Thanks LC. I'm really surprised to hear that, actually, but it's a good thing, especially considering it's unedited.
Is this an author thing or a person thing? I always try my best to be even-tempered and level-headed, but that's only because I grew up around testy and unpredictable. At work, I know people who work together, but won't talk to each other and a daily bitch about someone or other is de rigeur in the office. I played in a 5-a-side game at lunchtime where football occasionally interrupted the pushing and shoving and dangerous tackles.

If anything, people might give writers a little more leeway in their erratic behaviour, because they're creative and folks believe it's all a necessary part of the creative process. I don't. You get manic depressives, grumpy old sods and irritatingly cheerful cretins in every walk of life. And, sometimes, the next day, they've all swapped places.

Human beings are complicated. If everything in a human being's head went smoothly every day, it'd be like a city that never had a traffic jam, suffered no crime and whose streets were always free of litter. And maybe there is a city like that somewhere, but if there is, I'd be willing to bet there aren't any people there.
"You get manic depressives, grumpy old sods and irritatingly cheerful cretins in every walk of life. "

It's the 'irritatingly cheerful cretins' that really bug me. I mean, anyone seen the news today?
"Anyone seen the news today?" Which bit of it did you mean? I've been getting email updates from a friend who is reference librarian at a small college in VA just 30 miles from Blacksburg, where somebody shot 33 people and then him(I presume it was a him)self. I've been blogging about causes of violence and general incivility lately, but I can't get my head around that one. Yet.

Speaking to your main topic, Sandra, one of the hardest things for me to realize in life has been how hypersensitive I am compared to "most people." I actually became more emotionally stable once I was able to pour all that into writing. I calmed down and sometimes even managed to mellow out. I was never diagnosed manic but I've struggled with depression, and when medicated for the depression I missed the highs I used to have, so I think I may have been but it was undetected because the highs were so brief and mild compared to the lows.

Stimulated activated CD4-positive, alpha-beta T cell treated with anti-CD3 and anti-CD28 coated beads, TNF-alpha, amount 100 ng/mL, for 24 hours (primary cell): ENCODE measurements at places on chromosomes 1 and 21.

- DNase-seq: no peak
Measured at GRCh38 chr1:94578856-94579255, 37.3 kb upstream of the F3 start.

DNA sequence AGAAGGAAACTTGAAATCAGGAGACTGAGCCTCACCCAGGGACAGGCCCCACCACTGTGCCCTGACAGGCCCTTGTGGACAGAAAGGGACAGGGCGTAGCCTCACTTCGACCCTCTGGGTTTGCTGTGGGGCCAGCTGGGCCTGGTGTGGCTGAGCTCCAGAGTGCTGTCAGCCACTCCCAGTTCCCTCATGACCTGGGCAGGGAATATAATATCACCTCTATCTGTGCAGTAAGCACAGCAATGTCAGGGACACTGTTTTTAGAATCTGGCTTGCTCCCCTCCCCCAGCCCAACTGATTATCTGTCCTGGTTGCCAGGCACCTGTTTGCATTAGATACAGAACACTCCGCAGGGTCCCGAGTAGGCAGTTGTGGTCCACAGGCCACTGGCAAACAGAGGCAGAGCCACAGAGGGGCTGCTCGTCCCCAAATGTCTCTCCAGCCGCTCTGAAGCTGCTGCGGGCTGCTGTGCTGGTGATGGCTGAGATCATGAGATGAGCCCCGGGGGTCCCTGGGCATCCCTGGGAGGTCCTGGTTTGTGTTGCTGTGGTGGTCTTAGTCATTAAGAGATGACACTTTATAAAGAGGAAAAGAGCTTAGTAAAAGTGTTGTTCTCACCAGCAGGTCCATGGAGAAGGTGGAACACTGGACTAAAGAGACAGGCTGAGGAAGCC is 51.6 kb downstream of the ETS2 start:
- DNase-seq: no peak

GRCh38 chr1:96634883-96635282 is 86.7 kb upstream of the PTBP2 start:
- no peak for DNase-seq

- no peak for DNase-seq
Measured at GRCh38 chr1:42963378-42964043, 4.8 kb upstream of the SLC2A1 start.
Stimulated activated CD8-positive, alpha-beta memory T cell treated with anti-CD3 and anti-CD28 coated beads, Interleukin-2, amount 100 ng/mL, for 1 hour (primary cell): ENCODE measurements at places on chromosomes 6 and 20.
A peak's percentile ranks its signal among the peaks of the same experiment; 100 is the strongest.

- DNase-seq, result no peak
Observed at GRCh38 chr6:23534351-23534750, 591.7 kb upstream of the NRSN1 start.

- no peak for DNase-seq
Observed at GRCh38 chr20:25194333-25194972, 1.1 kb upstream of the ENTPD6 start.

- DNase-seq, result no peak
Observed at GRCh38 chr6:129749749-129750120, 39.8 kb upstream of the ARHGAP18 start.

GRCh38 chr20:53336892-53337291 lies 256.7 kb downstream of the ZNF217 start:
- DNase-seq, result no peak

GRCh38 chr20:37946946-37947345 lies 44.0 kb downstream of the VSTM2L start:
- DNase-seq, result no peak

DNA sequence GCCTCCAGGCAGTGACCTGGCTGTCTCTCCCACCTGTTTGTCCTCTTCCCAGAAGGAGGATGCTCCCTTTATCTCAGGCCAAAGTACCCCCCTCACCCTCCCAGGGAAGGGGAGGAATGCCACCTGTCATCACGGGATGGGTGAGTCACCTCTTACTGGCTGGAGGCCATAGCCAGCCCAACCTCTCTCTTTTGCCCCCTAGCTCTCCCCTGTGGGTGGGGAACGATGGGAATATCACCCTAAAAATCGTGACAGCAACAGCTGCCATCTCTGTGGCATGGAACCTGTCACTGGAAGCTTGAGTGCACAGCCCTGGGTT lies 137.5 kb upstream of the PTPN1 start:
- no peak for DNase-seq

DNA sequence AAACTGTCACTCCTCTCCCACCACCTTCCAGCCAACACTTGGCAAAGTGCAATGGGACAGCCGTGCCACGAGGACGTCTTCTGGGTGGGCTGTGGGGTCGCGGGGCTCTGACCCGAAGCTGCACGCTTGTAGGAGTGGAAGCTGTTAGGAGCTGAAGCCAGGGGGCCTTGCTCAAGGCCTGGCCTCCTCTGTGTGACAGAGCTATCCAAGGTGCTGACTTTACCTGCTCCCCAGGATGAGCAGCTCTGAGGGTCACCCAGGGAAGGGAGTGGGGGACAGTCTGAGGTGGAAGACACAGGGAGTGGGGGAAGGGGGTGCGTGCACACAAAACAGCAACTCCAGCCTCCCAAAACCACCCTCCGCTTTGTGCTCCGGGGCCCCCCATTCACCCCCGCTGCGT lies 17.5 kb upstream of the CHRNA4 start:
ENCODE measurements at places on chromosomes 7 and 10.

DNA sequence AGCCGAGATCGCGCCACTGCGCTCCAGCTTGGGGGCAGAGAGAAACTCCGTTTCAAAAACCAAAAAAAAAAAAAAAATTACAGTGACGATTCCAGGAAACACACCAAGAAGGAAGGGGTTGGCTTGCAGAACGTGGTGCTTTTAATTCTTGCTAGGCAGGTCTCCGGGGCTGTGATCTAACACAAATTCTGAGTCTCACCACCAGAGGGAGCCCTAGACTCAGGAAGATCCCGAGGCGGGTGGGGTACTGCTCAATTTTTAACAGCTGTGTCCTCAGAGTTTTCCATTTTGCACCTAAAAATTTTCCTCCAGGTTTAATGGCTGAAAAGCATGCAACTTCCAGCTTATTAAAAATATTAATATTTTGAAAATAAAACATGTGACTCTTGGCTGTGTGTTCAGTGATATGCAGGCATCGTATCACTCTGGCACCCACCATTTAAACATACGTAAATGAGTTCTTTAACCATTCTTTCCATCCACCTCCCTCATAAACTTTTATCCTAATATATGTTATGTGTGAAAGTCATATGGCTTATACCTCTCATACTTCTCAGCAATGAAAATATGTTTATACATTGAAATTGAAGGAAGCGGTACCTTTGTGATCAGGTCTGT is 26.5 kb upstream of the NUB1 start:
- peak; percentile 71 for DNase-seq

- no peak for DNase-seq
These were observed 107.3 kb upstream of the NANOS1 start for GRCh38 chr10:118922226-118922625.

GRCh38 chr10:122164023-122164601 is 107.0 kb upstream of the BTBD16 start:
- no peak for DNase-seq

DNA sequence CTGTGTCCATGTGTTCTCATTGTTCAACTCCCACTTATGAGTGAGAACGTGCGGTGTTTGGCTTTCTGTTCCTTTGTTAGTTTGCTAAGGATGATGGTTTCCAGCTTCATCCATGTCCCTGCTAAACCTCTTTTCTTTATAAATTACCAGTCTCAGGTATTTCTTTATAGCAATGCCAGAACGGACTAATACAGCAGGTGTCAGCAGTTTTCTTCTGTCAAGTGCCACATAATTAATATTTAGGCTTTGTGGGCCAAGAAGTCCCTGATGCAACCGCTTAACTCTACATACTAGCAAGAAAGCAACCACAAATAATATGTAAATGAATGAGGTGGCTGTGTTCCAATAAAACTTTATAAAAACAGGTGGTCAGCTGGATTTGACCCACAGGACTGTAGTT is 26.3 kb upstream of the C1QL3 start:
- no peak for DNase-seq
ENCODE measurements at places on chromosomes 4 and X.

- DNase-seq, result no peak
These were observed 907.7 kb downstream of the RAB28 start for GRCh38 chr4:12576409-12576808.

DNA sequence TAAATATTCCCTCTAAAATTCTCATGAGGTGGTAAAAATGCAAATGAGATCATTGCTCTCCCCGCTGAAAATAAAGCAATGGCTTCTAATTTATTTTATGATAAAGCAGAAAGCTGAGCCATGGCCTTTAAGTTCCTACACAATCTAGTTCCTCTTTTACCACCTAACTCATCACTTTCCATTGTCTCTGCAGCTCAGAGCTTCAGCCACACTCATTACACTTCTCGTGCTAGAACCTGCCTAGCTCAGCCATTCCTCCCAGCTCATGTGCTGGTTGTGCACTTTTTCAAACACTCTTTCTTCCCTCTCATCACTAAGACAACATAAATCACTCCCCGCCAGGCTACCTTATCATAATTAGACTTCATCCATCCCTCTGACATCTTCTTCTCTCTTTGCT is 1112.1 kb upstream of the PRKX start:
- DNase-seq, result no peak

I had a close friend, also a writer, who used to say all of us writers are insane. And then he'd laugh. But to a degree, I think it's true. We see and feel things more keenly and that's why we write. I think.
I remember posting the broken topic before going to bed. in the morning i thought, what have i done? nobody responded, and nobody responsed. i was about to delete it when suddenly a floodgate opened. i was humbled by what people were willing to share. that and the uterus coffin ended up being the most popular posts in my two years of blogging.


when i get down i tend to blog about it, then sometimes wish i hadn't because it seems i'm always bitching about something. i've discovered that the majority of people accept things the way they are and they don't want anybody ruining their vibe by pointing on what and why things suck. (sorry, a bit off topic.)
I don't think that's off topic, really. Some people have a delicate balance, I think, and the slightest whiff of uncertainty is like blood in the water for sharks - they fear their 'house of cards' will all come crashing down.

I usually blog about stuff too, but have been thinking about quitting the blog. In part, because some people... Well... Let's put it this way - it would allow me to step away from some great big jerks.